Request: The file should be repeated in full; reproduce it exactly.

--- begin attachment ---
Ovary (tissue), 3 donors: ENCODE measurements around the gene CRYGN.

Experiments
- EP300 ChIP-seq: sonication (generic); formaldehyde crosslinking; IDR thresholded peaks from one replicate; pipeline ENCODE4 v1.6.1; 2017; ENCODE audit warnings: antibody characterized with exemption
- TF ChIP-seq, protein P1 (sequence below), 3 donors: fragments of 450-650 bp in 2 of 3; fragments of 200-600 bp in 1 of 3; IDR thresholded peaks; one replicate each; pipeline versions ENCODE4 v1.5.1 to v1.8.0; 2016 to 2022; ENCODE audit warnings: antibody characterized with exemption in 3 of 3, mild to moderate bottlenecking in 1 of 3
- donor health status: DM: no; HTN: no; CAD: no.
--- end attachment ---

Ovary (tissue), 3 donors: ENCODE measurements around the gene CRYGN.

Experiments
- EP300 ChIP-seq: sonication (generic); formaldehyde crosslinking; IDR thresholded peaks from one replicate; pipeline ENCODE4 v1.6.1; 2017; ENCODE audit warnings: antibody characterized with exemption
- TF ChIP-seq, protein P1 (sequence below), 3 donors: fragments of 450-650 bp in 2 of 3; fragments of 200-600 bp in 1 of 3; IDR thresholded peaks; one replicate each; pipeline versions ENCODE4 v1.5.1 to v1.8.0; 2016 to 2022; ENCODE audit warnings: antibody characterized with exemption in 3 of 3, mild to moderate bottlenecking in 1 of 3
- donor health status: DM: no; HTN: no; CAD: no.